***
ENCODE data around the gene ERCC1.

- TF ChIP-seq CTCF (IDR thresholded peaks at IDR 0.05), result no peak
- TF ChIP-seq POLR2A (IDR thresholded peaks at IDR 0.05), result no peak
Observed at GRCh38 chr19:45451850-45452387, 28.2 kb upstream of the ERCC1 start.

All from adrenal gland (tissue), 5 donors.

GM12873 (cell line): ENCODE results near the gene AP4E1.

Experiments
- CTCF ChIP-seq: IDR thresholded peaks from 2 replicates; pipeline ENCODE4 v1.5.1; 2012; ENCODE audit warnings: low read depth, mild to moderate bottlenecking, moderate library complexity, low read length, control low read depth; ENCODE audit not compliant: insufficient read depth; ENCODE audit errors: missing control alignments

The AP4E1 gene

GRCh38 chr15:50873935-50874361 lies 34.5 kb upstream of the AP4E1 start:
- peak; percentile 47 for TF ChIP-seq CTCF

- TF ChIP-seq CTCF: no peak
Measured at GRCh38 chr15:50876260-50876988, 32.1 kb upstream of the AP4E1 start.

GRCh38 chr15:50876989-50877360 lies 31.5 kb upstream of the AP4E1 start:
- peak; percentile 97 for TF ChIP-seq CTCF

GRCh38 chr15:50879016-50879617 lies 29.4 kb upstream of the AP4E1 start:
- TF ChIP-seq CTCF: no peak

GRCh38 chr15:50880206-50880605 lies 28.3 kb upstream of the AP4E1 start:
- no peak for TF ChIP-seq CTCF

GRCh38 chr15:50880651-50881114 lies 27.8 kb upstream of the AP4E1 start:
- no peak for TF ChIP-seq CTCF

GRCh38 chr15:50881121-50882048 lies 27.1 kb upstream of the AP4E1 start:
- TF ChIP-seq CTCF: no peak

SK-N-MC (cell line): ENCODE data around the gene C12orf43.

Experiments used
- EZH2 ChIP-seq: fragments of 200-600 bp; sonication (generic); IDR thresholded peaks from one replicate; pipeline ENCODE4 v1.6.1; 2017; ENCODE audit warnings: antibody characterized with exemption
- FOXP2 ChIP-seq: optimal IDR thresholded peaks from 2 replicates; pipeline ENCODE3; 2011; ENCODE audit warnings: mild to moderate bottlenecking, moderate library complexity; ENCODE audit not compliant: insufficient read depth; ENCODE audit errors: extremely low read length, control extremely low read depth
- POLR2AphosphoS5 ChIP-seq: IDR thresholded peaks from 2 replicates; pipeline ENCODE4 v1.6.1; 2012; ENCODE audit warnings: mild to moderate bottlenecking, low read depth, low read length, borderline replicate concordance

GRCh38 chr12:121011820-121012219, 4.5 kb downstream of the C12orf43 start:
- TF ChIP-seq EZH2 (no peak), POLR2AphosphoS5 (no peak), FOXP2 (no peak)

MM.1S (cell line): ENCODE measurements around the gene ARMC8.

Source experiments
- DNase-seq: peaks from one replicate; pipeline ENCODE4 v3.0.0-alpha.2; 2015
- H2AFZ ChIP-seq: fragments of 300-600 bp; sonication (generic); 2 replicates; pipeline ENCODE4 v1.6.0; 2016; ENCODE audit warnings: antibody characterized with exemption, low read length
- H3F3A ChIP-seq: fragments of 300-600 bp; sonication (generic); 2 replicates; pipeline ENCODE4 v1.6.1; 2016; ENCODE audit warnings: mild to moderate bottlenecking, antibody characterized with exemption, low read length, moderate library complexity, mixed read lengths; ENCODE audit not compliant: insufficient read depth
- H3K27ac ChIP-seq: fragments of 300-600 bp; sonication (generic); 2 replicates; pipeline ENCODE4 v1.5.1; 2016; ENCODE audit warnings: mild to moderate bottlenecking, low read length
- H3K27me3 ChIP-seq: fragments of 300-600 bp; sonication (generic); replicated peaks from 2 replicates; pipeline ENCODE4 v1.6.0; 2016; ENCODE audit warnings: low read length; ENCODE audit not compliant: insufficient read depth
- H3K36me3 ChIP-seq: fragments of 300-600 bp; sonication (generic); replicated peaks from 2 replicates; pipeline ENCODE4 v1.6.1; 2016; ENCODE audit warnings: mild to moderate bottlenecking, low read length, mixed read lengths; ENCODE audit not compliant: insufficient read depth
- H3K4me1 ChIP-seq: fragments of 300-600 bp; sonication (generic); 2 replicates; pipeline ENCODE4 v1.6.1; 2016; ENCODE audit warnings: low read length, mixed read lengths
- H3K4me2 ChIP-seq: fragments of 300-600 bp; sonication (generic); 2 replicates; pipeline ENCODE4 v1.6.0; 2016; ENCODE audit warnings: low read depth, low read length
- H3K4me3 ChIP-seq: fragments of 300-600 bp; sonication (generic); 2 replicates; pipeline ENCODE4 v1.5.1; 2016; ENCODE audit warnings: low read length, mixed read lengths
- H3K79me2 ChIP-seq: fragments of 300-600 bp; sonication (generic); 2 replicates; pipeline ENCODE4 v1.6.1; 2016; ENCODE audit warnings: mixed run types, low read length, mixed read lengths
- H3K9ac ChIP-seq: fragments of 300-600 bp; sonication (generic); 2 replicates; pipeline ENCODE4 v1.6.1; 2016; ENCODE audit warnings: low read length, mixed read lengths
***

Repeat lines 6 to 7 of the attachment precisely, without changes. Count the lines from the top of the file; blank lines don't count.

GM12873 (cell line): ENCODE results near the gene AP4E1.

Experiments